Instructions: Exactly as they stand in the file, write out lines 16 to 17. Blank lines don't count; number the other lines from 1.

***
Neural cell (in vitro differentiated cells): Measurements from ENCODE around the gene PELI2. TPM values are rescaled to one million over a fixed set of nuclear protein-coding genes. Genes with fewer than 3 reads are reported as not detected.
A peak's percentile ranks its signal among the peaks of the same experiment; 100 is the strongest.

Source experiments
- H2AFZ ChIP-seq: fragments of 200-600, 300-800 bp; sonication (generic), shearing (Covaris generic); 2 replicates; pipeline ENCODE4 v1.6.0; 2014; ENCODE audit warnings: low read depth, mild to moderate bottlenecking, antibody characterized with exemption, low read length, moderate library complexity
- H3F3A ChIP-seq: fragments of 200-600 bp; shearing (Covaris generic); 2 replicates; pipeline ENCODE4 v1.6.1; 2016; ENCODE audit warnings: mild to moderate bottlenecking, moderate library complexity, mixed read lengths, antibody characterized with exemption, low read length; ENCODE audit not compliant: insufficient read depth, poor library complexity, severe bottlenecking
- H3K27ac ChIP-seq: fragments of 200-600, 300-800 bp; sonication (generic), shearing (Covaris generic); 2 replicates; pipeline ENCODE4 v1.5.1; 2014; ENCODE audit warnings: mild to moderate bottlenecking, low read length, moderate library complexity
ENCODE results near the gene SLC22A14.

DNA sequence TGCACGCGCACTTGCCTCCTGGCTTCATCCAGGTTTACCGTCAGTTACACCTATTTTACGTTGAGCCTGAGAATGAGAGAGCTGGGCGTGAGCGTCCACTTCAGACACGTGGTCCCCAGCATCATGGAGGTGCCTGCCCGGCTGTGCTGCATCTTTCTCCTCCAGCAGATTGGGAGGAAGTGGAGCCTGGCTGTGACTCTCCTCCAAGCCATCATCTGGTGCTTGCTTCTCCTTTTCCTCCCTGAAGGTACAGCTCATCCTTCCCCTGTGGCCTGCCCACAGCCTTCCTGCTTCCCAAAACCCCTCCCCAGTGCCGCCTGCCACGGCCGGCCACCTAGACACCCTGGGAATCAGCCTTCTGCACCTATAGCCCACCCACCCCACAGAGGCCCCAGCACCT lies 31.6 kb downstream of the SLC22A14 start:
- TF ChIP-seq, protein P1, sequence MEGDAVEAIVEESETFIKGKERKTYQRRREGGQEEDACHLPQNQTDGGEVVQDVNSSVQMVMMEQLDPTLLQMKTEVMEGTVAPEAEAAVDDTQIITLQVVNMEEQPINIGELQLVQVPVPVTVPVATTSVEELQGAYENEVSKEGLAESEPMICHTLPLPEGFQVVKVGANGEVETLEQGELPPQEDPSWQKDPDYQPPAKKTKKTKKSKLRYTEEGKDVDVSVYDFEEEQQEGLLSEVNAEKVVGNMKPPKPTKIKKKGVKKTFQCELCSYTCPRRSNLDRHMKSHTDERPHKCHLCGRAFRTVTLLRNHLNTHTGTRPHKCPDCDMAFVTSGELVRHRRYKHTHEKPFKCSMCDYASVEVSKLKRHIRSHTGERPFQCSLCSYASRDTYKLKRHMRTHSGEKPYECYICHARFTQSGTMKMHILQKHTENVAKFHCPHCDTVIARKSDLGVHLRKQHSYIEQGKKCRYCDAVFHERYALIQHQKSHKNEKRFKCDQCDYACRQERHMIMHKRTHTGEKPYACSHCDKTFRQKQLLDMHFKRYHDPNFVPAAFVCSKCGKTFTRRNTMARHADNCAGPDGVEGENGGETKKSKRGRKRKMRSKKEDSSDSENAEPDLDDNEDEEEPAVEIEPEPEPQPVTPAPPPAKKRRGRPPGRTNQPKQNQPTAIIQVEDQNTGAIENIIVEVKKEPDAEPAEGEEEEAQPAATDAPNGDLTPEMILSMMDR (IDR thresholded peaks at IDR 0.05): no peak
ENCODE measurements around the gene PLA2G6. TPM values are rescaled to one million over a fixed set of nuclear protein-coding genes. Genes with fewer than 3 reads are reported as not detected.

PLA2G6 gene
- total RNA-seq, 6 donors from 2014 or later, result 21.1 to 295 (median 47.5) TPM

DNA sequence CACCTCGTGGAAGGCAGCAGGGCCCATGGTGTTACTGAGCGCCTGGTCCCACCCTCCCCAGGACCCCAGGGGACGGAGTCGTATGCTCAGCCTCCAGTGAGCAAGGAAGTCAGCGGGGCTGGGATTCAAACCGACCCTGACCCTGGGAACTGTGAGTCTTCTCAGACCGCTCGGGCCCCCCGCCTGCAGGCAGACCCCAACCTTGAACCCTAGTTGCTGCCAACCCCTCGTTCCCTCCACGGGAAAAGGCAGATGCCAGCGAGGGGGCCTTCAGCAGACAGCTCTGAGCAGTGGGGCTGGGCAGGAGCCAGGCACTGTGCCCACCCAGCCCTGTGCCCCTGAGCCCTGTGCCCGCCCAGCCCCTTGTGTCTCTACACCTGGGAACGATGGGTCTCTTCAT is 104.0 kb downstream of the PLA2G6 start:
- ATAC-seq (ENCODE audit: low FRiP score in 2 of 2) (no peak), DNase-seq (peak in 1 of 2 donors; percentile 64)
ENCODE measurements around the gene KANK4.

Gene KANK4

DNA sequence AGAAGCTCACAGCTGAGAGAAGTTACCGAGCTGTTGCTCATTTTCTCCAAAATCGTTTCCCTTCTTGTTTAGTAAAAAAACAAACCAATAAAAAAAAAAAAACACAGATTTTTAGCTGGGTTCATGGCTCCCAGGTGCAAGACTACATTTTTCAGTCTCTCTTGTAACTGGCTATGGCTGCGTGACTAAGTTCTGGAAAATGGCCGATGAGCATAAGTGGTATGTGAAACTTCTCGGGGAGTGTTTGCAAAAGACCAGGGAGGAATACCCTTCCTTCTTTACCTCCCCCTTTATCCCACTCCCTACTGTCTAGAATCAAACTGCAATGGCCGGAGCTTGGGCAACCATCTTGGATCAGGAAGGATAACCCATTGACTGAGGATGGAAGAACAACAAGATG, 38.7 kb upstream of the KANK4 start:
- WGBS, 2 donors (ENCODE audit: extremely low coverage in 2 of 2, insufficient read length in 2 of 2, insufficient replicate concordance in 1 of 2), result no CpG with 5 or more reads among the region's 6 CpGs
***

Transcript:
Gene KANK4

DNA sequence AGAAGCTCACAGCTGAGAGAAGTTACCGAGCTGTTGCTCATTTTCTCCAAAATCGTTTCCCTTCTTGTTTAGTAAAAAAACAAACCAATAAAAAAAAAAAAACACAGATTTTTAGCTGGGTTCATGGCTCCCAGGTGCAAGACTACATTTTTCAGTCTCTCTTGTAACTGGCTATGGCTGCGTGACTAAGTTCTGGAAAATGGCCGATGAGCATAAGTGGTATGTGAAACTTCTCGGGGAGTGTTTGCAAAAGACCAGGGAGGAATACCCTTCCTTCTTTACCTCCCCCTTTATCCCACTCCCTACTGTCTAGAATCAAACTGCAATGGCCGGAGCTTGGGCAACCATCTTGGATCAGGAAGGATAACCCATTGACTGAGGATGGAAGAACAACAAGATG, 38.7 kb upstream of the KANK4 start: